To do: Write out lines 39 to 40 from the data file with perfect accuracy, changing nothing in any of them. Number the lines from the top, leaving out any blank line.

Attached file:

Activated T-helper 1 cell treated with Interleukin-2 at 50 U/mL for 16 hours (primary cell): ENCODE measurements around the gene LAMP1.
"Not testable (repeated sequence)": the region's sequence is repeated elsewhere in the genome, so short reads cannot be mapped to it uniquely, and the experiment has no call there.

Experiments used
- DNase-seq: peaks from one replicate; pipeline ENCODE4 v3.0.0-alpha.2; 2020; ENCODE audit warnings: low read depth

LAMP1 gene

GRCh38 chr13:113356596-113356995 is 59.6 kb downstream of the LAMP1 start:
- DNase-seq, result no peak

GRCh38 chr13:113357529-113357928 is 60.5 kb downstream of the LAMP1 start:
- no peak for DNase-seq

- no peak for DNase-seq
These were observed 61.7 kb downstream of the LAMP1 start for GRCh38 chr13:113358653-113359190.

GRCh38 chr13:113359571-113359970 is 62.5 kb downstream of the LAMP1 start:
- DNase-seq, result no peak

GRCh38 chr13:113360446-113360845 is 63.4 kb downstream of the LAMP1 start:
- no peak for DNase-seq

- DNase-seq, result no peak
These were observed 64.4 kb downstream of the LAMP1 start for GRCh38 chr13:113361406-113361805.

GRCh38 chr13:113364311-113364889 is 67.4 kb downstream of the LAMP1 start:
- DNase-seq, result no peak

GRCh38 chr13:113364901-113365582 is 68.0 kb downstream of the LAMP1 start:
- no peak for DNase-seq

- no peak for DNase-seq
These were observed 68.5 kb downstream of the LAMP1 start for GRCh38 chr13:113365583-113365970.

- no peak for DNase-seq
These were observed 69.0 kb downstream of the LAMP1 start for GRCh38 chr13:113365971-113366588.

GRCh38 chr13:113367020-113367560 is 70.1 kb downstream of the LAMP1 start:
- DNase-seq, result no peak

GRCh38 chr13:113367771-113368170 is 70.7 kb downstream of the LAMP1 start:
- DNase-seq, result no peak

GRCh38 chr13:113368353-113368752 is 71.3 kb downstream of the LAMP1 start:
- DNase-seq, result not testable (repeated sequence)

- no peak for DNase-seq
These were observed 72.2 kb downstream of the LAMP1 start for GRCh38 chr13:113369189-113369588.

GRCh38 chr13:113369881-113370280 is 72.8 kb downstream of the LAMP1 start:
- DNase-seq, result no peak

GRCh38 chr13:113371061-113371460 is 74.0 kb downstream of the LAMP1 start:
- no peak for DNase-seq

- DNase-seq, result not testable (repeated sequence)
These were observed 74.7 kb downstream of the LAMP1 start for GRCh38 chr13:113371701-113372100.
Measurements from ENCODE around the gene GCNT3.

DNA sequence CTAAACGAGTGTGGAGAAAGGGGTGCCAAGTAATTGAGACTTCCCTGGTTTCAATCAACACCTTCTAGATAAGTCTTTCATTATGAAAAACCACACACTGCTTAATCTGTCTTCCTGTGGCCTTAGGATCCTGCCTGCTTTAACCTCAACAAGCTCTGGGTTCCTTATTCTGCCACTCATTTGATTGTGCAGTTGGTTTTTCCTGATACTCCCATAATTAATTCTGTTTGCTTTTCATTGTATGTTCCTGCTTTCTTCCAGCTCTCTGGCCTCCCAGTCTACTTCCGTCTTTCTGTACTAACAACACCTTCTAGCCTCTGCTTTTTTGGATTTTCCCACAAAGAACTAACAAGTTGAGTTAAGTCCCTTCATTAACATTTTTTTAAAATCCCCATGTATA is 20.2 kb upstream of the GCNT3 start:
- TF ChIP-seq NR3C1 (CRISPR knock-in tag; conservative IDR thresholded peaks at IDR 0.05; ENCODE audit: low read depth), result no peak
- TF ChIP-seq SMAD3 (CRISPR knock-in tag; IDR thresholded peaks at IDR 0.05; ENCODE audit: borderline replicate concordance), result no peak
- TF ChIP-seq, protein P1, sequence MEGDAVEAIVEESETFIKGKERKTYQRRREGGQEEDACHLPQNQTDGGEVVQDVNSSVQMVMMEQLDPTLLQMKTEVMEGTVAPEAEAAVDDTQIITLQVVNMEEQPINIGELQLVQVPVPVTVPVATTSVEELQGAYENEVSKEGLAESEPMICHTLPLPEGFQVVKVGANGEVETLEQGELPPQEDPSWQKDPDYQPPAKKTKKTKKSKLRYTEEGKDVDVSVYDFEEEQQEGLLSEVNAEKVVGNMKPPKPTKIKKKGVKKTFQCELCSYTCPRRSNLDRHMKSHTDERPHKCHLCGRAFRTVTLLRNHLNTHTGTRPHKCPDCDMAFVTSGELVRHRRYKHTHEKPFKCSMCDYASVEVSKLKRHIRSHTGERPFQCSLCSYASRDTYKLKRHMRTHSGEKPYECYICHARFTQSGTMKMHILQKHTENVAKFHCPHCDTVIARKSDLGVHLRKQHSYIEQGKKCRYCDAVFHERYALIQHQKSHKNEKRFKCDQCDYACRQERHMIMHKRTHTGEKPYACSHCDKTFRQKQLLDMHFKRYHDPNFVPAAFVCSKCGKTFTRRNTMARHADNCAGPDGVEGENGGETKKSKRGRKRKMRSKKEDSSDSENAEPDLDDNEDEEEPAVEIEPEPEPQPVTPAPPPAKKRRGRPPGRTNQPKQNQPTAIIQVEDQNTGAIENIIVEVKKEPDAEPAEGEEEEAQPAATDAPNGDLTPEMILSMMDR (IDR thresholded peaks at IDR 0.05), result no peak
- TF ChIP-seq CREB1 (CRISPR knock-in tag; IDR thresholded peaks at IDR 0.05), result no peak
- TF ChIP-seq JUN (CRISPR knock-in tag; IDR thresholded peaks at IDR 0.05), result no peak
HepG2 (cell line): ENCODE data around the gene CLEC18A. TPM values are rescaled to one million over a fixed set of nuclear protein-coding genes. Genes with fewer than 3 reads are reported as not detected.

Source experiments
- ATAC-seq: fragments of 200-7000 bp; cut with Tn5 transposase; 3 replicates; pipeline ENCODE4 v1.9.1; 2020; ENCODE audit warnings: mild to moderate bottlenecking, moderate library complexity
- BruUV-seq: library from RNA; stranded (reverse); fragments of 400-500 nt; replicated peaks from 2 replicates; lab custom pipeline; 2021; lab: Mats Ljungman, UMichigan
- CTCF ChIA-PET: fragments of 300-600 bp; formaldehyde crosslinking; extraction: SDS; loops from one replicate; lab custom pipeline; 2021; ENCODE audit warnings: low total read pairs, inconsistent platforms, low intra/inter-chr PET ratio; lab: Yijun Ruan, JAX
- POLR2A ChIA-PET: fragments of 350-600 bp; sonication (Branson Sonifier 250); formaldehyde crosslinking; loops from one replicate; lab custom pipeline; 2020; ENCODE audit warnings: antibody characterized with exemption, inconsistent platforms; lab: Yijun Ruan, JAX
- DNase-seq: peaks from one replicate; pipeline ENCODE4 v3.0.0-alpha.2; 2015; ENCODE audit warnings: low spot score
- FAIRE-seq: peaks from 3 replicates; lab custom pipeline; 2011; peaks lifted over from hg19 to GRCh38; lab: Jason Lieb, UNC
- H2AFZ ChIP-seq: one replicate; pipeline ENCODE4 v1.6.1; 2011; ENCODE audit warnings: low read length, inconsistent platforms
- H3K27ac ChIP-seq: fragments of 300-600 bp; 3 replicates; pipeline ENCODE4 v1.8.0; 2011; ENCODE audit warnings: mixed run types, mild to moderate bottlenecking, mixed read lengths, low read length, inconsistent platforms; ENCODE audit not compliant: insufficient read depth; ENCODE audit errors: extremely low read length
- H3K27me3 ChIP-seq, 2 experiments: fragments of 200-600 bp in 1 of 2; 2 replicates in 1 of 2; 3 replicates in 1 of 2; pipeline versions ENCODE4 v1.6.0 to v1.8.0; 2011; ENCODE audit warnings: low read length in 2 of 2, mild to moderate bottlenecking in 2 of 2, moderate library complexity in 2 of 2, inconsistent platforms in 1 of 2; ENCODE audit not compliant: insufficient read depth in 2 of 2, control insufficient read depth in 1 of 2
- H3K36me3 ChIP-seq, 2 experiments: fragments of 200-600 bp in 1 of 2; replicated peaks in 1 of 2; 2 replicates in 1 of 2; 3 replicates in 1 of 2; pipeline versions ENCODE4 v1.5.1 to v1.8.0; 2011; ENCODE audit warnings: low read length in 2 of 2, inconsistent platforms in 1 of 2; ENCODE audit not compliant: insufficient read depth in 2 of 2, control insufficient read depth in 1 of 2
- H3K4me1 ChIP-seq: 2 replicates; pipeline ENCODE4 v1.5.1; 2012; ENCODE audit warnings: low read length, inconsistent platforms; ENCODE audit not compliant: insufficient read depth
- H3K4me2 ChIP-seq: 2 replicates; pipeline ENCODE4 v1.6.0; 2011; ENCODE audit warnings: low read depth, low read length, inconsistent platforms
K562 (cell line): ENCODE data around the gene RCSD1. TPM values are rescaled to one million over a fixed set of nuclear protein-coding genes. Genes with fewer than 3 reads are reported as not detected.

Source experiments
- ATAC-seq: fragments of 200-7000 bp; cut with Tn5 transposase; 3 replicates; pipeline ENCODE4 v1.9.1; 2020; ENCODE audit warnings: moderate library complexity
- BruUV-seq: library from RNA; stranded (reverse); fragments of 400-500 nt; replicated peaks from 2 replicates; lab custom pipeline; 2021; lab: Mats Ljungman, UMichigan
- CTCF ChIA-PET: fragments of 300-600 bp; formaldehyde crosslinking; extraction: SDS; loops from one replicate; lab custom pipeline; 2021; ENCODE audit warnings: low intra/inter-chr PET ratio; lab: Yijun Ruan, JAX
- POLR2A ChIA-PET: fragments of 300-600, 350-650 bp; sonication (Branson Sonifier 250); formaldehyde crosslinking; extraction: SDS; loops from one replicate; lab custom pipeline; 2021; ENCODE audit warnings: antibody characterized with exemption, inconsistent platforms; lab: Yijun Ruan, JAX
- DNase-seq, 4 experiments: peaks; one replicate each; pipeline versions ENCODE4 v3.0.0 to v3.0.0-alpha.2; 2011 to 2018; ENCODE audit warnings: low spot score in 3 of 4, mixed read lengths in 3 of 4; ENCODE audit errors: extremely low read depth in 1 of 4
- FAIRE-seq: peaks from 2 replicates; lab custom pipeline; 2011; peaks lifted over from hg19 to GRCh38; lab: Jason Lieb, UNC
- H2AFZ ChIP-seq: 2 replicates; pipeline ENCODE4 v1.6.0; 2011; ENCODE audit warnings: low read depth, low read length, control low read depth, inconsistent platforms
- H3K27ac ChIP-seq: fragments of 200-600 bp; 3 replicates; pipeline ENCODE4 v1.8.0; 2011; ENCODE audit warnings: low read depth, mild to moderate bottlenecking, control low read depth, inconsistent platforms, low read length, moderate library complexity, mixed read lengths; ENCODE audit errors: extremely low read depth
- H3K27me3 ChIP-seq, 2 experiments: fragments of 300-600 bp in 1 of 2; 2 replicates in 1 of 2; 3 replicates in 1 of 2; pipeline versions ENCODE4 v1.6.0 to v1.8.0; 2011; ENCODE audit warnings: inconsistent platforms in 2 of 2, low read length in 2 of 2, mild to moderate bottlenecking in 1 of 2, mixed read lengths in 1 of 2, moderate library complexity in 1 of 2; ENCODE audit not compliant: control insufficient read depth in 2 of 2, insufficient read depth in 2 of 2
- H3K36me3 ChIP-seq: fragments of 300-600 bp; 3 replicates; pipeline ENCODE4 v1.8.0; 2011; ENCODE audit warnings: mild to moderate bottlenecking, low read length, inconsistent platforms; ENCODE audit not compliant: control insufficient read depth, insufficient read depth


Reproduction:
These were observed 74.7 kb downstream of the LAMP1 start for GRCh38 chr13:113371701-113372100.
Measurements from ENCODE around the gene GCNT3.